By letter dated June 7, 1993, the Bureau of Quality Compliance (part of the Department of Health and Social Services, State of Wisconsin) informed the grievant that it had received a complaint from the Center "alleging that you were observed being verbally abusive to residents and that you pinched a resident on the face in April, 1993." In said letter, the Bureau also informed the grievant that it would be conducting an investigation into said allegations.
Thereafter, on September 14, 1993 the Bureau issued the following findings:
The Bureau of Quality Compliance conducted an investigation on July 12-30, 1993 regarding a complaint alleging that you were observed being verbally abusive to residents and that you pinched a resident on the face at Manitowoc Health Care Center in April, 1993. During the course of the investigation, records and policies and procedures were reviewed, and interviews were conducted with you and several facility staff.
Based upon this investigation, we did not verify that the incidents described in the complaint occurred. Therefore, the complaint is not substantiated and no information concerning this matter will be added to the Nurse Aide Registry. Information about the complaint and investigation is considered confidential and will not be released to the general public.
The Center has a policy regarding Resident/Patient Abuse which its employes, including the grievant, are familiar with. This policy provides in material part as follows:
POLICY: The facility shall ensure each resident's right to be free from verbal, sexual, physical or mental abuse, corporal punishment, and involuntary seclusion. All residents shall be treated with respect, dignity and compassion.
- "Verbal abuse" refers to any use of oral, written or gestured language that includes disparaging and derogatory terms to residents or their families, or within their hearing, to describe residents, regardless of their age, ability to comprehend, or disability.
- "Physical abuse" includes hitting, slapping, pinching, kicking, etc. It also includes controlling behavior through corporal punishment.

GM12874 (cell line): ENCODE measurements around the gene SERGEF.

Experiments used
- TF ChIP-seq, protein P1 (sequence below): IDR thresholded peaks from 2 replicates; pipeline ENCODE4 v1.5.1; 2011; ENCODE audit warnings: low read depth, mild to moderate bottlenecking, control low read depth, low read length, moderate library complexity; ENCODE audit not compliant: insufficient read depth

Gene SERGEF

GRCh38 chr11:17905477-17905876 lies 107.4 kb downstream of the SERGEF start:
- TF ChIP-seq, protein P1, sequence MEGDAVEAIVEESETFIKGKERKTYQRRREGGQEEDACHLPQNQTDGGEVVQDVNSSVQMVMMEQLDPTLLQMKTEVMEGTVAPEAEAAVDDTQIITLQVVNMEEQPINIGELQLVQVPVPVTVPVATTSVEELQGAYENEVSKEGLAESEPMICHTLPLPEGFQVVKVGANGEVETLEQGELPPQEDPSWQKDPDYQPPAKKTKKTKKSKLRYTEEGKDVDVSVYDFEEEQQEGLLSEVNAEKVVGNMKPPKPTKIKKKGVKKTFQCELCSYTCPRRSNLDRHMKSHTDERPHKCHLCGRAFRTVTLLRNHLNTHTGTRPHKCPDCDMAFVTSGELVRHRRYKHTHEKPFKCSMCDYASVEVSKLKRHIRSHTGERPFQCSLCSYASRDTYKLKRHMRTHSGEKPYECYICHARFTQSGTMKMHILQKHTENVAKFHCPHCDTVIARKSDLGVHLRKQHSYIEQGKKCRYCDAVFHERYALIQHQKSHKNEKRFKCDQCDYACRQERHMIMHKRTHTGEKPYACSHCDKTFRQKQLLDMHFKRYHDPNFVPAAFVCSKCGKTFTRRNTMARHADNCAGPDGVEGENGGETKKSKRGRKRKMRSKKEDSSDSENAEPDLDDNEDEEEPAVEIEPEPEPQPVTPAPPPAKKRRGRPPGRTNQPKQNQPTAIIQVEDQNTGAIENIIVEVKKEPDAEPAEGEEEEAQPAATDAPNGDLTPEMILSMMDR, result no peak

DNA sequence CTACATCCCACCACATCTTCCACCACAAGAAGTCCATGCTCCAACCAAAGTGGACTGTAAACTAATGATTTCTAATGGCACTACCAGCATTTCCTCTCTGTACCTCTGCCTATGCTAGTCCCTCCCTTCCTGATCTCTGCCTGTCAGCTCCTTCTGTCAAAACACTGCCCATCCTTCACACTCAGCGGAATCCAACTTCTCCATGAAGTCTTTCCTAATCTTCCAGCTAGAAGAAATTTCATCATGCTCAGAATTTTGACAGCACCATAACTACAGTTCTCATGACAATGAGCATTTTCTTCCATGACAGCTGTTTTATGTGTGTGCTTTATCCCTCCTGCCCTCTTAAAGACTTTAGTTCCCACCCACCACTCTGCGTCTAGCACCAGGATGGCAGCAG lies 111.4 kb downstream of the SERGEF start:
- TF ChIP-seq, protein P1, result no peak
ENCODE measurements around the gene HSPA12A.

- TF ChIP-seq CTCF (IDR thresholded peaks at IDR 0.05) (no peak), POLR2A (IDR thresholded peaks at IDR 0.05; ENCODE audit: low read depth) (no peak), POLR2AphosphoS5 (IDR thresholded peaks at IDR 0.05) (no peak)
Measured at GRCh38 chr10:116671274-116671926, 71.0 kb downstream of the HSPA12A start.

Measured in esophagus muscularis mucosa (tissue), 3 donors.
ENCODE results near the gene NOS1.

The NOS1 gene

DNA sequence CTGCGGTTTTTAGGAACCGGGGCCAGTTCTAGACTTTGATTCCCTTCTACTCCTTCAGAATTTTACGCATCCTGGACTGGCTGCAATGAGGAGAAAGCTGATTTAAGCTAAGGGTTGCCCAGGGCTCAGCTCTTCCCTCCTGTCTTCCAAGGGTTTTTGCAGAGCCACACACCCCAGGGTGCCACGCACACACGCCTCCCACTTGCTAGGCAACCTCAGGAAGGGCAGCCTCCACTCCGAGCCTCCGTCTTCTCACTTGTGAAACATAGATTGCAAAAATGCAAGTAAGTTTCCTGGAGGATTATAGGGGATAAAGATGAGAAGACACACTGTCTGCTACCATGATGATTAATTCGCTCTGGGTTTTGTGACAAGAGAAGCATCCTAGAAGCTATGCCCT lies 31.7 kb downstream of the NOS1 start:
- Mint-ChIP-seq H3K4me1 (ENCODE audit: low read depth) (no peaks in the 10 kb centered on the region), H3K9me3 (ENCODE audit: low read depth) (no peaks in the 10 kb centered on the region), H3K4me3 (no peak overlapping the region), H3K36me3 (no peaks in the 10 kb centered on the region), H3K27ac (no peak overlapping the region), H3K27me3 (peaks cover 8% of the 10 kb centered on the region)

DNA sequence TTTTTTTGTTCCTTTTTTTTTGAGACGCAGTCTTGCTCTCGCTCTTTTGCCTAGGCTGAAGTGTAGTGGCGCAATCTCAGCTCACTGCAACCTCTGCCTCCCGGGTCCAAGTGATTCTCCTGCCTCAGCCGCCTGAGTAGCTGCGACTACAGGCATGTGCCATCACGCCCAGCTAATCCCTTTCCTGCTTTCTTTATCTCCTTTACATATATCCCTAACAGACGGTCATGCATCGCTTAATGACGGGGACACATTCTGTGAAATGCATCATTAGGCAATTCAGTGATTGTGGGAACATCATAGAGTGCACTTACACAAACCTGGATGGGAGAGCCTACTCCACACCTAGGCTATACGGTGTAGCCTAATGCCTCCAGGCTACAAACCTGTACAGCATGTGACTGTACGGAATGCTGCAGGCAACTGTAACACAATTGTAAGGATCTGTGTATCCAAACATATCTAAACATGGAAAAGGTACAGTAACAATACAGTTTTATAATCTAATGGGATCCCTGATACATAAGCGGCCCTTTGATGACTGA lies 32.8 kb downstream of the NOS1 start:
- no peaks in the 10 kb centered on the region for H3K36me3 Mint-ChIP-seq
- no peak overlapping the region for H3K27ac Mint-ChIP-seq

2. Residents may not be subjected to abuse by anyone (including but not limited to: employees of the facility. . .
4. Every employee of the facility is required to report any occurrence of abuse or suspected abuse.
5. Any alleged violation involving mistreatment, neglect or abuse, (including injuries of unknown origin) shall be reported immediately to the Administrator. In the Administrator's absence, it shall be reported to the Assistant Administrator or Director of Nursing.
A. Investigations of Employees
III. Where an allegation is substantiated, corrective action may include formal discipline, up to and including termination.
PERTINENT CONTRACTUAL PROVISIONS:
A. Employees may be disciplined for just cause. It is understood and agreed that just progressive discipline shall be followed. The Employer shall provide the employee and Union with a letter setting forth the reason(s) for the disciplinary action.
B. Discharge: When an employee is discharged or terminated by the Employer, a written discharge or termination report shall be prepared stating the effective date and the reason(s) for the discharge or termination. One (1) copy of the report shall be retained by the Employer, one (1) copy shall be given to the employee, and one (1) copy shall be filed with the Union.
ch. HSS 129, WIS. ADM. CODE:
HSS 129.03 Definitions. In this chapter: